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Why Do Banks Share Your Financial Information and Are They Allowed To?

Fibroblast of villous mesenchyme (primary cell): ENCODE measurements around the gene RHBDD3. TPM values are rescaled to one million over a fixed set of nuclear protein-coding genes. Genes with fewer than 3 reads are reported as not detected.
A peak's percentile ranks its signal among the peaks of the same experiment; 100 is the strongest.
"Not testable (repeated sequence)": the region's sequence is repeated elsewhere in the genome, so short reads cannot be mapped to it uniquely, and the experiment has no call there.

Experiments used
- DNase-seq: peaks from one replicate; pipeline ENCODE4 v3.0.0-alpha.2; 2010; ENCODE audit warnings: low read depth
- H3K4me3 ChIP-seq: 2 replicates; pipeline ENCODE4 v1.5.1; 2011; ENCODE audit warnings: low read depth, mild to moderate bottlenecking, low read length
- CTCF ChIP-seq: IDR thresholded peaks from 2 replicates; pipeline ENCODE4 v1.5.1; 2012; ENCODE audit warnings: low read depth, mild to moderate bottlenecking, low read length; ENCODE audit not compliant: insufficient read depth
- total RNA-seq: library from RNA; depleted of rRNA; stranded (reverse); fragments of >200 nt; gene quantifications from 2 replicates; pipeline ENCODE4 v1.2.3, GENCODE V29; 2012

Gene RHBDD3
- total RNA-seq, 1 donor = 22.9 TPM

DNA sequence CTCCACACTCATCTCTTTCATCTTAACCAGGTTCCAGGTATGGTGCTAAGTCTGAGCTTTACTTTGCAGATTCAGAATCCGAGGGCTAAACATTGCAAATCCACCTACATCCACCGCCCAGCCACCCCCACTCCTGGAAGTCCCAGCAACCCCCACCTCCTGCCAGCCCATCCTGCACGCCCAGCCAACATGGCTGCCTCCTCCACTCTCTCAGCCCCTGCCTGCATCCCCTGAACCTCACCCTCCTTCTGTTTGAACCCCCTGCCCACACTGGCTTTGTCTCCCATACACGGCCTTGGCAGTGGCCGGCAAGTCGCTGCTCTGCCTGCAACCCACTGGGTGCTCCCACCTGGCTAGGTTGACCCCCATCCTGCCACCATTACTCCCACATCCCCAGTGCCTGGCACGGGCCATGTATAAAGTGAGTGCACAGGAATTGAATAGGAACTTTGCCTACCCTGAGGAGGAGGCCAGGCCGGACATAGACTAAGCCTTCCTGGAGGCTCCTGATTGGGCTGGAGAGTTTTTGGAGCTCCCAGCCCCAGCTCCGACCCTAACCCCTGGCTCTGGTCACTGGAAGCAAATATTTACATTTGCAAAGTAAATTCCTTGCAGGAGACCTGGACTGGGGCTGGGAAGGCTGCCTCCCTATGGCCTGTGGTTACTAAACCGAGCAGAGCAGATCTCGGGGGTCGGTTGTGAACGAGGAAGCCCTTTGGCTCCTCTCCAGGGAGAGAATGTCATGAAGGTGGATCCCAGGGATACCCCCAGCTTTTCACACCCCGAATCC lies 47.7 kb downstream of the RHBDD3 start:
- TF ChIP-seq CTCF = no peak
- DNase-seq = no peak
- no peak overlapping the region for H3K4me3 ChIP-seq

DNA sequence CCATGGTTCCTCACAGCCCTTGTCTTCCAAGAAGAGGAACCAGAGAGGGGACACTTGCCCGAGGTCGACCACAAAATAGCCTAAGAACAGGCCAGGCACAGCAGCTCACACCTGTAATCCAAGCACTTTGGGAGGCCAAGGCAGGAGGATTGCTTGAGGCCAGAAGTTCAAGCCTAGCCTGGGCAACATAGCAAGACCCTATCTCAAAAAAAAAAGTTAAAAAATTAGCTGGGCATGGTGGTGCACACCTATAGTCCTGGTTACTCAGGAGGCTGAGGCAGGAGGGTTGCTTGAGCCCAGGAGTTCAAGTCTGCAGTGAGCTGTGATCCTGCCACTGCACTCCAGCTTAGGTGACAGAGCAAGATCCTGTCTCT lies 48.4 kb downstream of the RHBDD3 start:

GAO WatchBlog  – In a word: yes. If you’ve ever applied for a loan, you know that banks and credit unions collect a lot of personal financial information from you, such as your income and credit history. And it’s not uncommon for lenders to then share your information with other vendors, such as insurance companies after the loan is finalized. But why do banks and credit unions share your information and what protections are available to consumers to ensure their privacy? Today’s WatchBlog explores our new report on this issue. You can also tune in to our new podcast with GAO consumer protection and privacy experts Alicia Puente Cackley and Nick Marinos to learn more. What types of information do banks collect and why? Banks and credit unions collect and use many types of personal information to conduct everyday business activities and to market products and services. The information banks collect may be used to create bank statements, monitor for fraud, and determine credit eligibility. Banks and credit unions also gather information about consumers’ online activities. This information may not identify an individual, but can be used for marketing. For example, when consumers access a financial institution’s website and use mobile or online services, banks and credit unions collect information about their social media and browsing activities, type of computer or mobile device, and network address. Banks mainly use this information to ensure their websites function properly, detect and prevent fraud, and per our report, to tailor advertisements…”

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